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René Breuel
 

The birth of the old baby

I don’t know where Fitzgerald got his inspiration for Benjamin Button, but it got me thinking about another baby who was born old.

CULTURE MAKING AUTHOR René Breuel 15 JULY 2017 19:00 h GMT+1
A scene of the film Benjamin Button.

F. Scott Fitzgerald wrote a story in the 1920s, some years ago made into a movie, about a baby who is born old.



Benjamin Button was born wrinkled, with weak bones and weak sight, to the point his father was disgusted and left him at someone’s doorstep. But then Benjamin grows in a way opposite to everyone around him: he gets younger, stronger, more youthful as the time passed. In the movie, he gets to know a little girl back when he was very old, they play hide and seek together, and as she grows older, he grows younger, until eventually they meet halfway and fall in love.



It is a moving story. We can glimpse the the benefits of aging backwards – growing stronger with time, entering university with the life experience of a 50-years-old man – but also on the incongruities Benjamin is forced to face. The woman he loves ages as Benjamin grows younger, and their relationship passes from a friendship between an old man and a little girl, to a romantic encounter, to finally an aged woman caring for a little boy. It seems fascinating to age backwards and be ever younger, at first. But as the story develops, incongruities accumulate, and Benjamin’s gift reveals itself more and more complicated.



I don’t know where Fitzgerald got his inspiration for this story, but it got me thinking about another baby who was born old. Actually, he was born way old: the maker of the heavens and the earth made into a small little boy; the fullness of God embodied in human form; the wisdom of the ages giggling and talking.



At Christmas Christian celebrate the birth of the old baby, of the divine and eternal baby, of God incarnating himself into a person. Like Fitzgerald’s plot, it is a story both tragic and comic. Jesus must have faced a good number of incongruities growing up – the desire to make toys fly to impress other kids, the knowledge of his painful destiny and the temptation to walk away from it.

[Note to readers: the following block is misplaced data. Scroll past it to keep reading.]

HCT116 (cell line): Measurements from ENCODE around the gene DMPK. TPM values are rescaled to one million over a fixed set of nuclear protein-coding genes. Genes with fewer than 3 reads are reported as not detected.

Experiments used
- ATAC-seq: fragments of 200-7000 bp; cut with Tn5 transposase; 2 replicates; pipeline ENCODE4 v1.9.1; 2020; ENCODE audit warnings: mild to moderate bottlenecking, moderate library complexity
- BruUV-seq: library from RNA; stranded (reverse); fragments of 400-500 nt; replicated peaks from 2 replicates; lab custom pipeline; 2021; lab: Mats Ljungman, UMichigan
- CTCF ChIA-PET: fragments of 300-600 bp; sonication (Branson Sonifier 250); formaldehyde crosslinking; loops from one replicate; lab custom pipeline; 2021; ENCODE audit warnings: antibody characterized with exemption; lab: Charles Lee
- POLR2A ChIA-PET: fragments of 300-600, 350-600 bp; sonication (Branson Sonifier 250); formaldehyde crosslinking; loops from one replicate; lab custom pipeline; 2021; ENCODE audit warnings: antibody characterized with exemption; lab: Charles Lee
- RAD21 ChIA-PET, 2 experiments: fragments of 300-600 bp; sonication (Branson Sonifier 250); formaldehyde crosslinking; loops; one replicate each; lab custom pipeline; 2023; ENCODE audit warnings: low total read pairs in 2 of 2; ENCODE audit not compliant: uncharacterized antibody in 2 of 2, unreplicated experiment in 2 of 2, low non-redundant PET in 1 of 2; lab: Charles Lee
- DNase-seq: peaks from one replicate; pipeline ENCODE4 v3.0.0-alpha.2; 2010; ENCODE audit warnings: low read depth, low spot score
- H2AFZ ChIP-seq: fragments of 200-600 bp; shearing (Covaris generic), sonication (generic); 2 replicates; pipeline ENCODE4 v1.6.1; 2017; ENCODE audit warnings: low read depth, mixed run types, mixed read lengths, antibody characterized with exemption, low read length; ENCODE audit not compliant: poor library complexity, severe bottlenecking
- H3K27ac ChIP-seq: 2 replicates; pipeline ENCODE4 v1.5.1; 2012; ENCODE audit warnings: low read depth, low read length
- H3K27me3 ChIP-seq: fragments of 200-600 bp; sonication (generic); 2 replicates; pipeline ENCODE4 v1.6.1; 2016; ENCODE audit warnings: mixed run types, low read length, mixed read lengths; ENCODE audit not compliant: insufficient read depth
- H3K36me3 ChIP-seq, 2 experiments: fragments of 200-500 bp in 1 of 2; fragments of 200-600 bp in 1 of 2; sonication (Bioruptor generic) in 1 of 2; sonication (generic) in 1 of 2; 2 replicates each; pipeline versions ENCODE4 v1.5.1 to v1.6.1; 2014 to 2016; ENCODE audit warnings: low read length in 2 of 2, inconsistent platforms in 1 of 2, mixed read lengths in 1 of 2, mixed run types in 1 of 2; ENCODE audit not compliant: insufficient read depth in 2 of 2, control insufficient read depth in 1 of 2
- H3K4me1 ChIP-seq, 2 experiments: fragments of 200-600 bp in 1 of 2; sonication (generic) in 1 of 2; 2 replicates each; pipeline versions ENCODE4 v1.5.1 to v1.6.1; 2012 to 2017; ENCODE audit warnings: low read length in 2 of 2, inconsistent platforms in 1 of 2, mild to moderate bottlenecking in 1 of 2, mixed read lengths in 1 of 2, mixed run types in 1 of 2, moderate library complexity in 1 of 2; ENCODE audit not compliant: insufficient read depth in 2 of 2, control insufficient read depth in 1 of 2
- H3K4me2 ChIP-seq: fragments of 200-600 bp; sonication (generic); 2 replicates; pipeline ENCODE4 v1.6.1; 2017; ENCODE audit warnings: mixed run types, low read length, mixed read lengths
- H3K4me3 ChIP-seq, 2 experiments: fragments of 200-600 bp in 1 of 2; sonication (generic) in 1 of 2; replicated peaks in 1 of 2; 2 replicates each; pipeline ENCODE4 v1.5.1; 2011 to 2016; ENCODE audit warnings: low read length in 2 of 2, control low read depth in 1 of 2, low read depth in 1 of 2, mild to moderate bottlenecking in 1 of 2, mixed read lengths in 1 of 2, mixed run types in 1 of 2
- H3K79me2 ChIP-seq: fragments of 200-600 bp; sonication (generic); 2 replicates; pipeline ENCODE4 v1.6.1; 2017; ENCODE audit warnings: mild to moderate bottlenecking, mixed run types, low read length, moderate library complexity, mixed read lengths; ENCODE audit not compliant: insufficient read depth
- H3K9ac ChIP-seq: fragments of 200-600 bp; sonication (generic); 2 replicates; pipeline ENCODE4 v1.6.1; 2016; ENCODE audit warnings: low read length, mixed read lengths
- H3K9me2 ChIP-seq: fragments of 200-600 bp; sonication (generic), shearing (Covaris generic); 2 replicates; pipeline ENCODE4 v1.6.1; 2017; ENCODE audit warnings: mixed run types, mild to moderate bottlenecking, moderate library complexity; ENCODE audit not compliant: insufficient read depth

Yet people celebrate this odd birth because of the good news it brings: God visiting us, divinity taking humanity into itself, the arrival of the hoped-for Savior at last. At Christmas we approach the manger in wonder (in perpetual surprise?), asking ourselves how could this story be possibly true and how would we feel if this baby was born in our families and we had to change God’s diapers. Paradoxes abound, incongruities accumulate, like Augustine points out:




He became man, he who made man;

He was born of a woman he created;

He was cared by hands he shaped;

He sucked a breast he filled;

The Verb without which human eloquence is muted cried in the mange

Like a baby who can’t yet talk.  



Augustine, Sermon 188, 2,2-3,2.




It is puzzling to think how such a divine old life could take shape in a baby, yet… well, it did, and we can rejoice and celebrate in it. I’m glad my sons are young and human. But I’m more than glad that Jesus was born, and that he can offer God’s hospitality to strangers like us, God’s salvation to sinners like us, God’s presence to humans like us.



It is a strange and curious birth, but one worthy of family gatherings and partying all around the globe, year after year,  for this birth was different, and it incarnates hope for us all.


 

 


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